On July 18th, 2013 we performed Experiment #43 where we ran our first non-denaturing polyacrylamide gel electrophoresis. The purpose of this experiment was to determine the quantity of DNA origami Walkers that formed in solution over various synthesis conditions. In preparation for this experiment, five Walker samples were created over the course of seven days. Each of these samples were diluted to the same concentration of 50 nM, ramped to 70°C at a rate of 0.1°C/second and held at 70°C for 10 minutes. Each sample was cooled from 70°C to 25°C but the duration of the cool down differed between samples. By running the non-denaturing polyacrylamide gel electrophoresis, we could determine what condition gave the best results and what had to be done next to achieve even greater results. The results of uwDNA Experiment #43 are shown in Figure 1 below.

Figure 1

Image:WaterlooGel1.png

Each vertical line – or smear – you see corresponds to a certain walker sample that was run. And each horizontal line – we will call them bands – represents a certain substance of similar molecular weight in our solution, all bands along the same horazontal are the same. The intensity of the band is representative of its concentration. Starting from the left, the Walker samples follow: Experiment #11, Experiment #12, Experiment #13, Experiment #15, Experiment #17. Each sample were created using the same DNA strands at the same concentration with the same buffers and had the same heating ramp and holding time, they differ only by their cool down time. Starting from the left, to list these alterations:

  • Experiment #11: 20 minutes to cool from 70°C to 25°C
  • Experiment #12: 12 minutes to cool from 70°C to 25°C
  • Experiment #13: 90 minutes to cool from 70°C to 25°C
  • Experiment #15: 180 minutes to cool from 70°C to 25°C
  • Experiment #17: 780 minutes to cool from 70°C to 25°C

As we can see, the results are not great. For each sample we have four distinct bands and a smear that is present throughout the all of the samples. We suspect that the first set of bands along the same horizontal are our Walkers and the next three bands are unbound strands, contamination, or secondary DNA complexes. There are three very faint bands on top of the Walker bands present in samples 11, 13, and 17, these are suspected to be multi-Walker fusions. Upon further analysis of our data, we can see that there is a direct correlation between cool down time and non-Walker band concentration. We hypothesize that an increase in cool down time will decrease the concentration of non-Walker bands. We can see this by looking at Experiments 11 and 17. Experiment 17 had a 780 minute cool down which resulted in very faint non-Walker bands whereas Experiment 11 had a 20 minute cool down which resulted in very intense non-Walker bands.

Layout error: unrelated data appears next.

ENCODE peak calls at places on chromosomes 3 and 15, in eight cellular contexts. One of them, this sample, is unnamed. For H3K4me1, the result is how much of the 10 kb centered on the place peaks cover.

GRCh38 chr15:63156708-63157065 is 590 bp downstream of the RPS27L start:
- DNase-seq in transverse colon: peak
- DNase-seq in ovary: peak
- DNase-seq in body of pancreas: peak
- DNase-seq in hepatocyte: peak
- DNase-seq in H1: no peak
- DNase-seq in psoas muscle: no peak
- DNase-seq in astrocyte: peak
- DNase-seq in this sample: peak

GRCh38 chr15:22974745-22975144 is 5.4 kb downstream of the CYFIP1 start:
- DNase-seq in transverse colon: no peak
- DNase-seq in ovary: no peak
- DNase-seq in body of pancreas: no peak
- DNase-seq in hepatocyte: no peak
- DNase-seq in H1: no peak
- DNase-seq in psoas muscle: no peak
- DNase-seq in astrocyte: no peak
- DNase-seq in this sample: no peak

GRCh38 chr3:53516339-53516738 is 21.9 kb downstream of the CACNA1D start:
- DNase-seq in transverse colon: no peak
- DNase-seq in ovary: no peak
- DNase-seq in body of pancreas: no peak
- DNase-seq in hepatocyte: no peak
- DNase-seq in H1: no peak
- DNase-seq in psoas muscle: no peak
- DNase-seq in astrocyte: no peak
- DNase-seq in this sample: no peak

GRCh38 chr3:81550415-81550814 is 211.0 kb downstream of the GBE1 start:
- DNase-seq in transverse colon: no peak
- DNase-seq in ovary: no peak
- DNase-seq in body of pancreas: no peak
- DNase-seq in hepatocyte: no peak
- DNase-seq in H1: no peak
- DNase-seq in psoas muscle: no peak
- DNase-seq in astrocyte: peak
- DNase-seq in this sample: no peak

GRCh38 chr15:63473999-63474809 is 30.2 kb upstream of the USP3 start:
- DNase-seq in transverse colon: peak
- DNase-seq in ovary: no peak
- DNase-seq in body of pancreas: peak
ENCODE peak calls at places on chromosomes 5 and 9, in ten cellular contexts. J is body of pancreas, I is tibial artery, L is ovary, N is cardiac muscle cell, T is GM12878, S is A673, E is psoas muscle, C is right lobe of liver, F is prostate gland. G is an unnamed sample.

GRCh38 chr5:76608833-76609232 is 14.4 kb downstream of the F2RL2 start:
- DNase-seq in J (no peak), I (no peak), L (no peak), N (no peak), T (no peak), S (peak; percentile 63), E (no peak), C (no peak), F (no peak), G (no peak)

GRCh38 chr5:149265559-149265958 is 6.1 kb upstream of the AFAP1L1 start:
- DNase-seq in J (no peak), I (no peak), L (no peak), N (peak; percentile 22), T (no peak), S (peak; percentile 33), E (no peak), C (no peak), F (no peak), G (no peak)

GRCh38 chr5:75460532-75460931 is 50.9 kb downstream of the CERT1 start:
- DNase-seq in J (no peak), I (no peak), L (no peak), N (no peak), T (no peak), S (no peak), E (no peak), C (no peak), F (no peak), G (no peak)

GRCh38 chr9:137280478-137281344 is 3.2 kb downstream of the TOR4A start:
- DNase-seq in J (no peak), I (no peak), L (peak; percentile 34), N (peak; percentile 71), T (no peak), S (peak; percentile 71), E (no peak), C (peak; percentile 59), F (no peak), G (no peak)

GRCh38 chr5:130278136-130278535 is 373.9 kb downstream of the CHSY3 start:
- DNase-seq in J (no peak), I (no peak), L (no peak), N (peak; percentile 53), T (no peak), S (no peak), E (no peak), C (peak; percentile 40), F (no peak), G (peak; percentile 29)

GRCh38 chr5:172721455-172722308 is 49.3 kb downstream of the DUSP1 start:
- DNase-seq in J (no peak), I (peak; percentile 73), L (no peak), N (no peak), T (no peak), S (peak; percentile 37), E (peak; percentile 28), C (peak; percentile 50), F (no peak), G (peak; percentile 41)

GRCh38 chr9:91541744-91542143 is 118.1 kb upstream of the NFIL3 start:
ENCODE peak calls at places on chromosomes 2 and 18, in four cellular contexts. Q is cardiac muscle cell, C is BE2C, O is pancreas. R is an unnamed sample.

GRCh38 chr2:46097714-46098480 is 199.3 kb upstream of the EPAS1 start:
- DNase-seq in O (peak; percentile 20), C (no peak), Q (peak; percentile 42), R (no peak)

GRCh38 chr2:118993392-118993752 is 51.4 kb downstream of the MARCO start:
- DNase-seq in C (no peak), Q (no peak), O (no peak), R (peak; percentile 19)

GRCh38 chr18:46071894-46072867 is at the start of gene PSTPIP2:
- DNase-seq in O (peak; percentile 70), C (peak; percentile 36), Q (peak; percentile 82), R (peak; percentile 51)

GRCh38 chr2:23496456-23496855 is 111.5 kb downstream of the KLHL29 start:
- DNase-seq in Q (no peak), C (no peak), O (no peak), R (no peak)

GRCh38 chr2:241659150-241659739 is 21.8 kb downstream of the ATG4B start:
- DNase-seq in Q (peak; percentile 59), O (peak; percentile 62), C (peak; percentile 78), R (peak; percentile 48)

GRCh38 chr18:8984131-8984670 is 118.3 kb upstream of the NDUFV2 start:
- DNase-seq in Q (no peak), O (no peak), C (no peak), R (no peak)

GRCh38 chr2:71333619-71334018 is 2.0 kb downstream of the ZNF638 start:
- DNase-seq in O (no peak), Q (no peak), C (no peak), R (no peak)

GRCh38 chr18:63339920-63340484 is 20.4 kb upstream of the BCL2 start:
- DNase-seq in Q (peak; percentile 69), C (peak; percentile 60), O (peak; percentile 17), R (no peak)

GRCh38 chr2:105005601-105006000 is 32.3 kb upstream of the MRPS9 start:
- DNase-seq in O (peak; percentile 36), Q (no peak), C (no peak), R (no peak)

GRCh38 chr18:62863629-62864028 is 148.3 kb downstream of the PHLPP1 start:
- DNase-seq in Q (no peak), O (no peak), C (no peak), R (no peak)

To test our hypothesis – cool down time is inversely proportional to the amount undesired products – we decided to run another gel on July 25th, 2013. The purpose of this gel was to attempt to identify what the non-Walker bands found in Experiment #43, and to test purification techniques and increased cooling time in order to optimize our yield. The results of uwDNA Experiment #50 are shown in Figure 2 below.

Starting from the left, our samples follow: DNA Ladder, Experiment #17, Experiment #44, Experiment #46, and Experiment # 45 for the last three wells. The purpose of the DNA ladder was to identify the unknown bands, Experiments number’s 17, 44, and 46 were all Walker samples created under different thermocycling conditions, and Experiment #45 samples were used to test the effectiveness of Walker purification under different conditions. To list these alternations:

  • DNA Ladder: 3 DNA strands of varying molecular weight
  • Experiment #17: 10 minutes held at 70°C, 780 minutes to cool from 70°C to 25°C
  • Experiment #44: 120 minutes held at 70°C, 360 minutes to cool from 70°C to 25°C
  • Experiment #46: 120 minutes held at 70°C, 780 minutes to cool from 70°C to 25°C

All Walker samples in Experiment #45 were held for 60 minutes at 70°C and cool from 70°C – 25°C over 60 minutes. They differ in there purification conditions.

  • Experiment #45 - 1: Milli-Q Rinse, Ethanol Rinse, Buffer Rinse
  • Experiment #45 - 2: Milli-Q Rinse, Buffer Rinse
  • Experiment #45 - 3: No Rinse

By observing the results, we have found all the answers to the questions previously asked. By comparing Experiment numbers 17, 44, and 46 we can confirm that an increase in cool down time as well as an increase in holding time will decrease undesired bands. These undesired bands have also been identified by our DNA ladder. Because we know the exact contents of our DNA ladder, we will know what is in each band that the DNA ladder creates and by comparing this along the horizontal, we can conclude that the non-Walker bands are simply non-bonded Walker DNA strands. The results from this experiments also show us the benefit of purification, the last three samples are all purified Walkers and we can see that the results are significantly cleaner that the unpurified ones. By analyzing the purified samples we can conclude that an ethanol rinse is not required, but a Milli-Q and Buffer are.

This experiment is a great improvement to our understanding of DNA origami synthesis, but it does leave some questions. What is creating the large smears on the top most bands, what exactly are the top bands, and why did the top most bands not move through the gel.

Figure 2

Image:WaterlooGel2.png